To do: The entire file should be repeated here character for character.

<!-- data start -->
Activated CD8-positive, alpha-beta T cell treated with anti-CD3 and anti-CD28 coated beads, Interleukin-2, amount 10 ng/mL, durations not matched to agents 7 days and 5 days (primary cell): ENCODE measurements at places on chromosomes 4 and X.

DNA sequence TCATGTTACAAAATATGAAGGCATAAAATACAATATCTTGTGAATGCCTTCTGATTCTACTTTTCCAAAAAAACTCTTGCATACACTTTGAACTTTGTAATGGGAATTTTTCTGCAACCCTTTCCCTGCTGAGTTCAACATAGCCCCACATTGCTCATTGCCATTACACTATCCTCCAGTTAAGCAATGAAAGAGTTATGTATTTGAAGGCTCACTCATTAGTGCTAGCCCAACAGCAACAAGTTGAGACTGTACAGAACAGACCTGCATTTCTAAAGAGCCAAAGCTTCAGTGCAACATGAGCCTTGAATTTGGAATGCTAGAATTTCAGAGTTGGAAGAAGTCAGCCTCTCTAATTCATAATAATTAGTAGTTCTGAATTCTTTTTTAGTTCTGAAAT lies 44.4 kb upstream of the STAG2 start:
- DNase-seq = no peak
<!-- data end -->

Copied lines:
Activated CD8-positive, alpha-beta T cell treated with anti-CD3 and anti-CD28 coated beads, Interleukin-2, amount 10 ng/mL, durations not matched to agents 7 days and 5 days (primary cell): ENCODE measurements at places on chromosomes 4 and X.

DNA sequence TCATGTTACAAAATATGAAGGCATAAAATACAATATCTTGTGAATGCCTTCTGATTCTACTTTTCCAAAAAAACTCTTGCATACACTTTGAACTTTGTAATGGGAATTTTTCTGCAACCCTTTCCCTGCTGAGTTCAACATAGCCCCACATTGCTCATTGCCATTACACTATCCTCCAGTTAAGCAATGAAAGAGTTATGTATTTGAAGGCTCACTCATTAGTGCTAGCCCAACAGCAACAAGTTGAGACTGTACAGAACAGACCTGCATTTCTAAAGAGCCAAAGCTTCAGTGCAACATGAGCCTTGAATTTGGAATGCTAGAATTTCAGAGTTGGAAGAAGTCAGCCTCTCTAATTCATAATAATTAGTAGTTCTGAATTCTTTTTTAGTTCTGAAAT lies 44.4 kb upstream of the STAG2 start:
- DNase-seq = no peak